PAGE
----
As content becomes more digitally driven, it’s vital that agencies stay on top of social media trends. If there’s one thing we’ve learned from our own use of these platforms, it’s that, amid all the ‘noise’, there are valuable insights that can come from unexpected quarters. And it seems that we’re not the only ones to come to this conclusion.
The history of social media is littered with examples of how ordinary people have taken on big organisations and won. But the people who tackle companies online may not simply be busting for a fight – often they have real insight and companies ignore them at their peril.
Take 13-year-old McKenna Pope from New Jersey, for example. Cooking is increasingly popular with young boys, partly due to the popularity of chefs like Gordon Ramsay and Jamie Oliver. But when McKenna tried to buy a child’s Easy Bake oven for her younger brother, she found that all the boxes were pink with pictures of girls on them.
A very disgruntled McKenna launched an online petition that attracted support from 40,000 people. Toy maker Hasbro hurriedly introduced a black and silver version of the oven – it was an obvious insight that their own research had failed to identify because the ovens were selling just fine to girls.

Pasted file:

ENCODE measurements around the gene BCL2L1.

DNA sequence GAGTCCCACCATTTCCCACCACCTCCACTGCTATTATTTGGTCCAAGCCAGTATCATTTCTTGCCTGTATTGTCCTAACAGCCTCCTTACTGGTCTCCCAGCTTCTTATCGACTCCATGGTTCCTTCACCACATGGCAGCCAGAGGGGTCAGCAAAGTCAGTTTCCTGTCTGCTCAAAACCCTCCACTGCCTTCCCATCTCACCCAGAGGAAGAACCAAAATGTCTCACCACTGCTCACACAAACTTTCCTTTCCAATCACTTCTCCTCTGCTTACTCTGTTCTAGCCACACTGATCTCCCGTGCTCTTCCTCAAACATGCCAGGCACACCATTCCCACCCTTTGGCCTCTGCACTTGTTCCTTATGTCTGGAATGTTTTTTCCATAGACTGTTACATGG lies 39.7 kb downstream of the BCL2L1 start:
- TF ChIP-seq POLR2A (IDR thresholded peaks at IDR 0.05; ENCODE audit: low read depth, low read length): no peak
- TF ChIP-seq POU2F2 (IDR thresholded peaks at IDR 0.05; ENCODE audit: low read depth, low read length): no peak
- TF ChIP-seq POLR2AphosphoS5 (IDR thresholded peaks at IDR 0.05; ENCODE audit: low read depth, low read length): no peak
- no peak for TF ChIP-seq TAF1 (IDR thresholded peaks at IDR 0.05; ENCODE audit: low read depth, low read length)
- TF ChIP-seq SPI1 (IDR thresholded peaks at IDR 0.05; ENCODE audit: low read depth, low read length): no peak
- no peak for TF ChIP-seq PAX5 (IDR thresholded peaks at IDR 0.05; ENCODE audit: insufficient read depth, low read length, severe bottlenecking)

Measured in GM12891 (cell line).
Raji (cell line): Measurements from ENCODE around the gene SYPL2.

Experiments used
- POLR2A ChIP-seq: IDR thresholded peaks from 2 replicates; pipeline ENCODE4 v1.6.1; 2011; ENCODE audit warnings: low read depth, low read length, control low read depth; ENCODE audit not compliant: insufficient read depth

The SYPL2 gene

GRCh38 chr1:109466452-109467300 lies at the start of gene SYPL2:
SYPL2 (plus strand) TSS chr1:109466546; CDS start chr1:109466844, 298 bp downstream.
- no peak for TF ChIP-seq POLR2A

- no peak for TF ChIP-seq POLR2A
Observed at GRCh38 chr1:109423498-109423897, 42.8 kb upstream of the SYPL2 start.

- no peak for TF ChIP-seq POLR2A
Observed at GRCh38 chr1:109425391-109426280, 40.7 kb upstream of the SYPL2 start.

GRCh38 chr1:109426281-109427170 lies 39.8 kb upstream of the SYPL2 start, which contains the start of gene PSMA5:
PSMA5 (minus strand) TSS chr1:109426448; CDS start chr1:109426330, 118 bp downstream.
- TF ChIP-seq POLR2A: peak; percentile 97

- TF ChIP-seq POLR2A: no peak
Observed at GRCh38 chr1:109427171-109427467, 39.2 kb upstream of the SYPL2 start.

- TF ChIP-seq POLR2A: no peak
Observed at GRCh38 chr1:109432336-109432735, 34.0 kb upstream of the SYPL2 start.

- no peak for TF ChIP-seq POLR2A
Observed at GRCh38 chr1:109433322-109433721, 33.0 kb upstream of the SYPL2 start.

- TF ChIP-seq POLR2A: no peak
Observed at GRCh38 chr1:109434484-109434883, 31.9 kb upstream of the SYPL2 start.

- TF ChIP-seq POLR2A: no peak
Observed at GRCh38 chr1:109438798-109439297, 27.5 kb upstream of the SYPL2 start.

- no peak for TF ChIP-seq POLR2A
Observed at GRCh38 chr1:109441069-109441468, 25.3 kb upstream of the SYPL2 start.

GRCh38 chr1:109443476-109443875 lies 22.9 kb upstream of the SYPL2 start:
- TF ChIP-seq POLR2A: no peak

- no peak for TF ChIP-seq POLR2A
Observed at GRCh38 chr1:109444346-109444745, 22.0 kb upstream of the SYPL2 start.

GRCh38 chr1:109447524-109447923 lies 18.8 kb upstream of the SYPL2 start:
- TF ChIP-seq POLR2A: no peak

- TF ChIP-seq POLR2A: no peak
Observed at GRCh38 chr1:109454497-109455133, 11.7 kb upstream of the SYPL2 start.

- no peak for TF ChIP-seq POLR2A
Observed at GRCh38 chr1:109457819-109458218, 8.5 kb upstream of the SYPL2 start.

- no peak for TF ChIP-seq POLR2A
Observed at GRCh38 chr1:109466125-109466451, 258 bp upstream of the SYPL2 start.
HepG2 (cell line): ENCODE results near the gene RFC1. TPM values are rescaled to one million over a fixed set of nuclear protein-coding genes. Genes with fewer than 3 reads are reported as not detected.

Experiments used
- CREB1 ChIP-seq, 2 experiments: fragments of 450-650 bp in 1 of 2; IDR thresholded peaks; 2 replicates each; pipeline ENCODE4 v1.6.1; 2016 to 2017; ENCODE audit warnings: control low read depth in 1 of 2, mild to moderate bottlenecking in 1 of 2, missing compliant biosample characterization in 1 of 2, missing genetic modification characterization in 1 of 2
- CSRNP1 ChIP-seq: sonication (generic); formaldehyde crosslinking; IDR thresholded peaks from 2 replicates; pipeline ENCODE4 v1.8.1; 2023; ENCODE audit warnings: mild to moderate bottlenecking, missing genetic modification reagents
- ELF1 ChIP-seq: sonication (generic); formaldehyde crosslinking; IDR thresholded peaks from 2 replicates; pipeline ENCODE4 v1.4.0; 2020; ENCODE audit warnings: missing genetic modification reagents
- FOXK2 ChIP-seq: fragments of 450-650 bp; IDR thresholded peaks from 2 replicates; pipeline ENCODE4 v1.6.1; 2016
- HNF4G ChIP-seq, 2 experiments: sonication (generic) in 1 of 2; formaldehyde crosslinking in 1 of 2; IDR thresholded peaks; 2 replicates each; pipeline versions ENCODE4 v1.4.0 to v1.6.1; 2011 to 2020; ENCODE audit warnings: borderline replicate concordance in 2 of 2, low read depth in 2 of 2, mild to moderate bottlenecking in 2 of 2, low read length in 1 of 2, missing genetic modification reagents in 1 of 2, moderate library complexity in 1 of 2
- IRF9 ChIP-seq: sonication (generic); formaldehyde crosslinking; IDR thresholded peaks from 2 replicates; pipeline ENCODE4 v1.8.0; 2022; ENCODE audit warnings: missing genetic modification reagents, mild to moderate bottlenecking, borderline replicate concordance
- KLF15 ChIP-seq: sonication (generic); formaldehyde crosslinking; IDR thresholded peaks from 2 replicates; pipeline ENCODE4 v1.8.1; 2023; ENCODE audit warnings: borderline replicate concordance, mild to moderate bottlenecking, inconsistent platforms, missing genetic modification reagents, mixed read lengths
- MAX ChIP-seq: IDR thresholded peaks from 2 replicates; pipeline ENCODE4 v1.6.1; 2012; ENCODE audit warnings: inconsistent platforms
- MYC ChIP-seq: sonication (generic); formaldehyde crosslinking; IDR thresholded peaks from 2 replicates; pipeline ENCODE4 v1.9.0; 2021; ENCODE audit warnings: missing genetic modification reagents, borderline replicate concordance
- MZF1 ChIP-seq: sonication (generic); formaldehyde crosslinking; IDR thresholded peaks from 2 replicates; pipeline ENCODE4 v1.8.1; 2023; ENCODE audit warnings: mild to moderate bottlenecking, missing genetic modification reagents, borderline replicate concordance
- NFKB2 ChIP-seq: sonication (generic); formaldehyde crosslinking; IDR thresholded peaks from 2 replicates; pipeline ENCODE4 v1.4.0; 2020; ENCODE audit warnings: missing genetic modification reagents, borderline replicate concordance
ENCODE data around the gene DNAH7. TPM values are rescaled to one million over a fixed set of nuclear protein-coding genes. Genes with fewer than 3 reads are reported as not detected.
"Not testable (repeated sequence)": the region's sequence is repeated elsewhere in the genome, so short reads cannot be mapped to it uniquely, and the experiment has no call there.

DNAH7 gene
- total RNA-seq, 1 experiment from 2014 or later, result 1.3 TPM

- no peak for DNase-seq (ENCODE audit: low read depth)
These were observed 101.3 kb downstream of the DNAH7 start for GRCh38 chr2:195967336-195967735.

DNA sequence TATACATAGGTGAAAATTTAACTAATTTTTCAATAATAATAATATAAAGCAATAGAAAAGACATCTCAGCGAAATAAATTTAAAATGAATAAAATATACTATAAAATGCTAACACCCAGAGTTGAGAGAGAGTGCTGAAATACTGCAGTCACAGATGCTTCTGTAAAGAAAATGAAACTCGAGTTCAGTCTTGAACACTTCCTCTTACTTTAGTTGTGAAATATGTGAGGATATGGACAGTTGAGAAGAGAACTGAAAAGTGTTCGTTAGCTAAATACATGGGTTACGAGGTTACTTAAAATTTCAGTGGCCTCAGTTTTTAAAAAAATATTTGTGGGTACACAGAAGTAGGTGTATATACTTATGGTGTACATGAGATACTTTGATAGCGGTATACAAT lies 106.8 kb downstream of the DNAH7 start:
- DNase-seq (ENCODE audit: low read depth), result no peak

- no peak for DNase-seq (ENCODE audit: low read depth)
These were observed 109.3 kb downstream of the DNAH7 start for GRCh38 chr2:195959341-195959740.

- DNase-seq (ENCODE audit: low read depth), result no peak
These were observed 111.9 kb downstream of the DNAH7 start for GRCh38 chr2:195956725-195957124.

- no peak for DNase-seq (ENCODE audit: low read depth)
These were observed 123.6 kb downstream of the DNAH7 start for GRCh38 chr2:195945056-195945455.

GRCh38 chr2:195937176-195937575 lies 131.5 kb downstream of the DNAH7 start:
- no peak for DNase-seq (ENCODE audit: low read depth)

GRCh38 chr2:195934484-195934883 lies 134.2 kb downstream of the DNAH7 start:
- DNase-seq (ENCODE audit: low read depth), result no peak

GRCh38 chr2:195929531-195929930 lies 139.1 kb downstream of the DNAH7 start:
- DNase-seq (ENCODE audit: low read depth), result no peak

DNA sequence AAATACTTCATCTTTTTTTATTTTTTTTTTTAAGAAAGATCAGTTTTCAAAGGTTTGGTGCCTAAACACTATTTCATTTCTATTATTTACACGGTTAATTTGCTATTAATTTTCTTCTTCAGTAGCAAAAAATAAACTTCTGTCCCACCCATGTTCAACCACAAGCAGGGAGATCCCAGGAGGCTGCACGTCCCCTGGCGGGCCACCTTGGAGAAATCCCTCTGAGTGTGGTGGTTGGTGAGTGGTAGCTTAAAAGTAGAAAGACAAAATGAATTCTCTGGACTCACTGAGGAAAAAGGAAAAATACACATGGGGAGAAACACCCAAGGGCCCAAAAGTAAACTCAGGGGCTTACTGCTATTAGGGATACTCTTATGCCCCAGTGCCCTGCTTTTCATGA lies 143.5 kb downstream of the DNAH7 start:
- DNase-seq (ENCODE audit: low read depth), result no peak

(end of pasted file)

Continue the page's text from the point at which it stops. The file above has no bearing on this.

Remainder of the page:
Kraft Foods was guilty of a similar oversight when it launched its new Vegemite and cream cheese blend in Australia. It ran a competition to name the product and settled on iSnack 2.0. While it’s a name that might have gone down well with a technology-focussed US audience, in down-to-earth Australia it hit a sour note.
The name was ditched after three days, following a social media storm in which iSnack 2.0 was branded ‘the worst name ever’ and ‘un-Australian’. It was even suggested that the competition winner should be forced to run down the main street of Sydney “wearing nothing but a generous lathering of old-fashioned Vegemite as retribution for his cultural crime.” The snack was re-named Cheesybite.
What these examples tell us is that, within a social media campaign involving posting, tweeting, managing issues and crisis mitigation, companies would do well to include ‘listening’ as an important plank of their strategies.
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